By Scott M. Langston
This bible statement specializes in Exodus, one of many key books within the outdated testomony, which good points such colourful tales because the plagues on Egypt, the parting of the pink Sea, the burning bush, and the giving of the 10 Commandments.
The remark considers the ways that Exodus has encouraged and has been encouraged via historical past, faith, politics, the humanities, and other kinds of tradition in Jewish, Christian, and secular settings. the writer lines the book’s numerous makes use of through the centuries, from previous testomony instances, during the Patristic and Reformation classes, to the current day. He can pay specific consciousness to how Exodus has served as a device of liberation and tyranny, and to the way it has helped to form collective and private identification. He additionally addresses makes use of of Exodus regarding American and eu heritage resembling the fantastic Revolution, colonialism, the yankee Revolution, Civil struggle, Civil Rights flow, African-Americans, and local american citizens, in addition to makes use of by way of famous and little-known ancient figures.
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Additional resources for Exodus Through the Centuries (Blackwell Bible Commentaries)
While the biblical author did not produce a biography of Moses, later readers found within the Bible the skeletal outline for such a project. Writers have understood and shaped Moses’ life in accordance with their own contexts Exodus 1–2 39 and societies, while producing divergent portrayals. During the early twentieth century, for example, several poetic and narrative renderings of his life were written. Among them were Edmond Fleg’s Moise reconté par les Sages (The Life of Moses), Werner Jansen’s The Light of Egypt, Louis Untermeyer’s Moses: A Novel, and Ivan Franko’s Moses.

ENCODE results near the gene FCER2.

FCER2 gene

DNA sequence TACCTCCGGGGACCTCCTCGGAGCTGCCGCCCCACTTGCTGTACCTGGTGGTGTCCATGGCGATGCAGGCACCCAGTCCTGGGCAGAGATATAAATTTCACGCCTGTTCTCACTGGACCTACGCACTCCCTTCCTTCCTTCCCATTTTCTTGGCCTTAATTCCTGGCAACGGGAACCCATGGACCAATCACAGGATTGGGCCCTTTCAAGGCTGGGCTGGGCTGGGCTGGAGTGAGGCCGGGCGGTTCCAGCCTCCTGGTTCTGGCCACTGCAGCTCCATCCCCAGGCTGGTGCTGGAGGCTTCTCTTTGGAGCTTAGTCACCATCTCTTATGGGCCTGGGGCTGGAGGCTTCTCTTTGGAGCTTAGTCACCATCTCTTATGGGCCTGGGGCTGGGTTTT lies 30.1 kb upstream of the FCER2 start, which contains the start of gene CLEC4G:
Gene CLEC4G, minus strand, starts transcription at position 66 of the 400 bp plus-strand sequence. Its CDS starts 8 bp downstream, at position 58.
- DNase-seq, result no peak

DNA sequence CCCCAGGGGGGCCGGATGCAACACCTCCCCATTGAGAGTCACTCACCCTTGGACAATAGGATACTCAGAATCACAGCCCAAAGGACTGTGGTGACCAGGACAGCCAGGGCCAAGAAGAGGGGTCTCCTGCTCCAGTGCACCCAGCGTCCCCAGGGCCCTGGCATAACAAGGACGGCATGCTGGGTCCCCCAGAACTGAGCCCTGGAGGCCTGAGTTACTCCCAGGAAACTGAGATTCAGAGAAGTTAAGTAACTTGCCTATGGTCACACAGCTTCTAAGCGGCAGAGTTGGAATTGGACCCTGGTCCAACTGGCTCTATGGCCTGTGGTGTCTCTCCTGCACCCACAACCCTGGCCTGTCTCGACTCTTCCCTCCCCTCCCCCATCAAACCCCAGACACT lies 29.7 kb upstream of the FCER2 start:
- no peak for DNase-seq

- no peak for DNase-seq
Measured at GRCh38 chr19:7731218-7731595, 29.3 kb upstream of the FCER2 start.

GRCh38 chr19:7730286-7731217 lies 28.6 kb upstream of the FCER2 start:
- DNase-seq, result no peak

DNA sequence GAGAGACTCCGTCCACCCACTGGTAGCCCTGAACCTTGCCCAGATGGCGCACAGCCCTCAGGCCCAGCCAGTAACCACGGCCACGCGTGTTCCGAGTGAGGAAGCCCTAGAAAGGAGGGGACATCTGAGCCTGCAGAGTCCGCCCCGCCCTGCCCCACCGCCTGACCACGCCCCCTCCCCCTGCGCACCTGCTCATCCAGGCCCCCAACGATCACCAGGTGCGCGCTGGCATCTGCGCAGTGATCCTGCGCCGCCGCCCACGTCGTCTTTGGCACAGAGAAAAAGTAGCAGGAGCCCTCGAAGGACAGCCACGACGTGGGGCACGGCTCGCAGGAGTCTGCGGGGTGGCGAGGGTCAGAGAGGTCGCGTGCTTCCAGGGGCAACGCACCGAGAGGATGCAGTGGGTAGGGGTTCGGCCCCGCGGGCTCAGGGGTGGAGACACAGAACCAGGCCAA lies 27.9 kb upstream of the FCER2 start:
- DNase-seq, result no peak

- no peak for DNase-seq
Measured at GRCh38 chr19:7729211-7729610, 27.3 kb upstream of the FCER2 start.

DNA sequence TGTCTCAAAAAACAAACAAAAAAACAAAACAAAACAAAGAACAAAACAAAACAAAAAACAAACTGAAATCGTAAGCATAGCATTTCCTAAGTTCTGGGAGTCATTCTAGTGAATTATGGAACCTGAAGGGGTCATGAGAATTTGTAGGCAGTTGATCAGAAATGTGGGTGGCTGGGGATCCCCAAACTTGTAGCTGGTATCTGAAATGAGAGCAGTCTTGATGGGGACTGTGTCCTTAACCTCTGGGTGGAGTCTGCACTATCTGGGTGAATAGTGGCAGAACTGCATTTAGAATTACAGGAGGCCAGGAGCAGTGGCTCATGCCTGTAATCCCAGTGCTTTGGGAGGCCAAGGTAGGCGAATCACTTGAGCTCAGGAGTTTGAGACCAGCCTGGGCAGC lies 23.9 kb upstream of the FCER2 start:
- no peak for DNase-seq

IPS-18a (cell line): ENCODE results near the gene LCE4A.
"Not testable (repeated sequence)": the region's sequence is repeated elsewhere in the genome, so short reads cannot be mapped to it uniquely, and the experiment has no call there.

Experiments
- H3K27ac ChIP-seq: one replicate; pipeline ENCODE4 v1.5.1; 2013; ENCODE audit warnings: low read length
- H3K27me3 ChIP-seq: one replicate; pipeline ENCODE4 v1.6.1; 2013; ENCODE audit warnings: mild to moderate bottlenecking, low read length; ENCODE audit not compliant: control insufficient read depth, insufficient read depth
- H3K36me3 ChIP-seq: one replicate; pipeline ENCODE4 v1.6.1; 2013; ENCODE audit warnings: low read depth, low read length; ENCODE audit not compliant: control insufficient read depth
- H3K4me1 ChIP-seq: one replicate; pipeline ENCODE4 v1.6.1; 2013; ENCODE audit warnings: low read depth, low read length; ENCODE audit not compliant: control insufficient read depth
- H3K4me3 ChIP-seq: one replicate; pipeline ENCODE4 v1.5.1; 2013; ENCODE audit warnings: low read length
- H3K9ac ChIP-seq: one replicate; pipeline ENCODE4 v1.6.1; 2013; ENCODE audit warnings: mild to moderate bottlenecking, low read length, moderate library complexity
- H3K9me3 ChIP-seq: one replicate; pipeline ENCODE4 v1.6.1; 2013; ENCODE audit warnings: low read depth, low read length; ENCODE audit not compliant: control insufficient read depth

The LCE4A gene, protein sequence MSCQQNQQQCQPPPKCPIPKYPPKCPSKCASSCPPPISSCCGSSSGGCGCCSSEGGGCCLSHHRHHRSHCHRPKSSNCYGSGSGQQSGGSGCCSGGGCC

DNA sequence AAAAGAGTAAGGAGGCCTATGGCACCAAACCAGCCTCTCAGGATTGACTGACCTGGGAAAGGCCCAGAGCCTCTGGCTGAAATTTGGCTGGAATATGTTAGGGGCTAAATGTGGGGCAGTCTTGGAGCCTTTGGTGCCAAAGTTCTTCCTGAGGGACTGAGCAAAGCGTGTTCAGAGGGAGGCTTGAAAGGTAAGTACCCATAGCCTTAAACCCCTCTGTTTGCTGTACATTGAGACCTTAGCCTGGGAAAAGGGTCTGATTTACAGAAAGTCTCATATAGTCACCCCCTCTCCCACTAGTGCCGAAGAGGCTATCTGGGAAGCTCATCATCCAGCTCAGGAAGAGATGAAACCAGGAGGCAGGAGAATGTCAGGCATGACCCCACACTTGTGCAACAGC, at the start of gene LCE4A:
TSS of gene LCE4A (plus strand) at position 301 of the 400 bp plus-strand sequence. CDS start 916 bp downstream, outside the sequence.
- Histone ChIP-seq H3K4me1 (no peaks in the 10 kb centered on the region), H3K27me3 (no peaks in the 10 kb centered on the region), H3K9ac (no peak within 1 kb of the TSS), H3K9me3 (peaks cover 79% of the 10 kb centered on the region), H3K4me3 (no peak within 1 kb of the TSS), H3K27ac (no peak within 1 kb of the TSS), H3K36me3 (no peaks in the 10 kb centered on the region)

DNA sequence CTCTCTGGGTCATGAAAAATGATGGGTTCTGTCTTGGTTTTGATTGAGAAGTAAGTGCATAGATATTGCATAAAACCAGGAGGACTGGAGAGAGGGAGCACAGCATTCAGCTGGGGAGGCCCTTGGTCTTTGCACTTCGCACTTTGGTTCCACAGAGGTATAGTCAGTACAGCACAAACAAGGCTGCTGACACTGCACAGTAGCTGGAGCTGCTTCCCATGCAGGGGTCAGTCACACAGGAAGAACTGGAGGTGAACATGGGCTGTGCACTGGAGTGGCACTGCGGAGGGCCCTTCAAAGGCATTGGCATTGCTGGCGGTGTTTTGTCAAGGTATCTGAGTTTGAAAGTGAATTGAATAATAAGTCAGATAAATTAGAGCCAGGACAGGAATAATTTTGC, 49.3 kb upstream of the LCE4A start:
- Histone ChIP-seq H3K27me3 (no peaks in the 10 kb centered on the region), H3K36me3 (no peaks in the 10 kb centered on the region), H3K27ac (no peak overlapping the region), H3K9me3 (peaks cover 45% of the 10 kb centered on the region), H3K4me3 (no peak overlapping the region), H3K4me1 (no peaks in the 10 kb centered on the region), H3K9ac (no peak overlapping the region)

According to Foehr, he met “black people working as beasts” and came to see them as the new Hebrew slaves (Foehr 2002). Likewise, some have viewed the warlords, dictatorial governments, and neo-colonial structures of dependence in countries such as the Congo, Somalia, Liberia, Sierra Leone, and Guinea, as well as European and American missionary efforts to control African churches, as modern manifestations of Egyptian bondage (Temple, “Theology at AACC”). By linking their suffering with that of the Hebrews, subsequent readers express hope for deliverance and condemnation for their oppressors, while also coun- Exodus 1–2 35 tering the degrading effects of oppression by identifying themselves with the people of God.
Medieval commentators typically understood the Egyptian taskmaster as a ﬁgure of the devil (Lewine 1993: 36). The Midrash Tanhuma-Yelammedenu (Exod. 1:9) exonerated Moses by recounting a story whereby the Egyptian taskmaster forced the wife of an Israelite to have sexual intercourse with him. When the Israelite discovered what had happened, he was angry, whereupon the Egyptian beat the Israelite. Learning of the incident through the Holy Spirit, Moses intervened. The Qur’an indicates that after Moses had killed the Egyptian, he immediately recognized the event as a work of Satan, and prayed for and received forgiveness.